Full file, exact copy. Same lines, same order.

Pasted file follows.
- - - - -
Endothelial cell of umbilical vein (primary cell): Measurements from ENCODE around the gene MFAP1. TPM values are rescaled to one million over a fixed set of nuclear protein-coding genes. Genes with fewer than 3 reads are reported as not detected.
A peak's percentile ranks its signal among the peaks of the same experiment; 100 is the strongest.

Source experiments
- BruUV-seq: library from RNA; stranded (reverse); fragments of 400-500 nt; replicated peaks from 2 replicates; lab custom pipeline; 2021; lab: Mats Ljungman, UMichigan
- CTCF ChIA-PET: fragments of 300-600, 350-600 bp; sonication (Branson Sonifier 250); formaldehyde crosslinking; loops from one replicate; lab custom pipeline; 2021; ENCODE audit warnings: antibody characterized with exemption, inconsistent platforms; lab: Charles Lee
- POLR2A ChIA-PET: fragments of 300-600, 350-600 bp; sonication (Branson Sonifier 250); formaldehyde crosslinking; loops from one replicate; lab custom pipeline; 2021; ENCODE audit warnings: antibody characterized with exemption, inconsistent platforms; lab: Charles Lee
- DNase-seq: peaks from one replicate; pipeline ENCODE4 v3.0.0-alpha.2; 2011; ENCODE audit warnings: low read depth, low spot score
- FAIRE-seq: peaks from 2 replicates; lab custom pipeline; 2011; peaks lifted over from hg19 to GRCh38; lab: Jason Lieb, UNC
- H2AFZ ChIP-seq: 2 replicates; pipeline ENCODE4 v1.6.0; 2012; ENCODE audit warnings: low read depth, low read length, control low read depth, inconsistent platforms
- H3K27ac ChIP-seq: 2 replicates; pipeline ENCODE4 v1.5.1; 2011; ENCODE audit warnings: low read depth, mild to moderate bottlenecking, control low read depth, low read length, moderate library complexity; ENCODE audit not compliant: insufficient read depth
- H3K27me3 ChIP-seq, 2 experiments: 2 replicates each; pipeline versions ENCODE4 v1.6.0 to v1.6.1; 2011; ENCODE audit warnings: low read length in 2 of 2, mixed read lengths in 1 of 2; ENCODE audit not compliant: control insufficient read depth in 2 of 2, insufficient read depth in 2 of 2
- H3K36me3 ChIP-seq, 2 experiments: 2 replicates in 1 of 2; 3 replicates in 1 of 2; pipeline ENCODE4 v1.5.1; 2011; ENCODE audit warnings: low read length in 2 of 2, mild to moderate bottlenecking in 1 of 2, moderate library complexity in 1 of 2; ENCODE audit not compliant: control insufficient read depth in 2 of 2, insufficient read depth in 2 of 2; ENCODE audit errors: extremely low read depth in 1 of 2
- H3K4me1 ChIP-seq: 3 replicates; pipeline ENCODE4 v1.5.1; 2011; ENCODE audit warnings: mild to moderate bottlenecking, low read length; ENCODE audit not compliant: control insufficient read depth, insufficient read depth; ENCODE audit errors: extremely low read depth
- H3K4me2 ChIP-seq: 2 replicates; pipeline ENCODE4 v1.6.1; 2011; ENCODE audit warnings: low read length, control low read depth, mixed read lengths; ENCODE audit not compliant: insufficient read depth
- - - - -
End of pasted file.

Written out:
Endothelial cell of umbilical vein (primary cell): Measurements from ENCODE around the gene MFAP1. TPM values are rescaled to one million over a fixed set of nuclear protein-coding genes. Genes with fewer than 3 reads are reported as not detected.
A peak's percentile ranks its signal among the peaks of the same experiment; 100 is the strongest.

Source experiments
- BruUV-seq: library from RNA; stranded (reverse); fragments of 400-500 nt; replicated peaks from 2 replicates; lab custom pipeline; 2021; lab: Mats Ljungman, UMichigan
- CTCF ChIA-PET: fragments of 300-600, 350-600 bp; sonication (Branson Sonifier 250); formaldehyde crosslinking; loops from one replicate; lab custom pipeline; 2021; ENCODE audit warnings: antibody characterized with exemption, inconsistent platforms; lab: Charles Lee
- POLR2A ChIA-PET: fragments of 300-600, 350-600 bp; sonication (Branson Sonifier 250); formaldehyde crosslinking; loops from one replicate; lab custom pipeline; 2021; ENCODE audit warnings: antibody characterized with exemption, inconsistent platforms; lab: Charles Lee
- DNase-seq: peaks from one replicate; pipeline ENCODE4 v3.0.0-alpha.2; 2011; ENCODE audit warnings: low read depth, low spot score
- FAIRE-seq: peaks from 2 replicates; lab custom pipeline; 2011; peaks lifted over from hg19 to GRCh38; lab: Jason Lieb, UNC
- H2AFZ ChIP-seq: 2 replicates; pipeline ENCODE4 v1.6.0; 2012; ENCODE audit warnings: low read depth, low read length, control low read depth, inconsistent platforms
- H3K27ac ChIP-seq: 2 replicates; pipeline ENCODE4 v1.5.1; 2011; ENCODE audit warnings: low read depth, mild to moderate bottlenecking, control low read depth, low read length, moderate library complexity; ENCODE audit not compliant: insufficient read depth
- H3K27me3 ChIP-seq, 2 experiments: 2 replicates each; pipeline versions ENCODE4 v1.6.0 to v1.6.1; 2011; ENCODE audit warnings: low read length in 2 of 2, mixed read lengths in 1 of 2; ENCODE audit not compliant: control insufficient read depth in 2 of 2, insufficient read depth in 2 of 2
- H3K36me3 ChIP-seq, 2 experiments: 2 replicates in 1 of 2; 3 replicates in 1 of 2; pipeline ENCODE4 v1.5.1; 2011; ENCODE audit warnings: low read length in 2 of 2, mild to moderate bottlenecking in 1 of 2, moderate library complexity in 1 of 2; ENCODE audit not compliant: control insufficient read depth in 2 of 2, insufficient read depth in 2 of 2; ENCODE audit errors: extremely low read depth in 1 of 2
- H3K4me1 ChIP-seq: 3 replicates; pipeline ENCODE4 v1.5.1; 2011; ENCODE audit warnings: mild to moderate bottlenecking, low read length; ENCODE audit not compliant: control insufficient read depth, insufficient read depth; ENCODE audit errors: extremely low read depth
- H3K4me2 ChIP-seq: 2 replicates; pipeline ENCODE4 v1.6.1; 2011; ENCODE audit warnings: low read length, control low read depth, mixed read lengths; ENCODE audit not compliant: insufficient read depth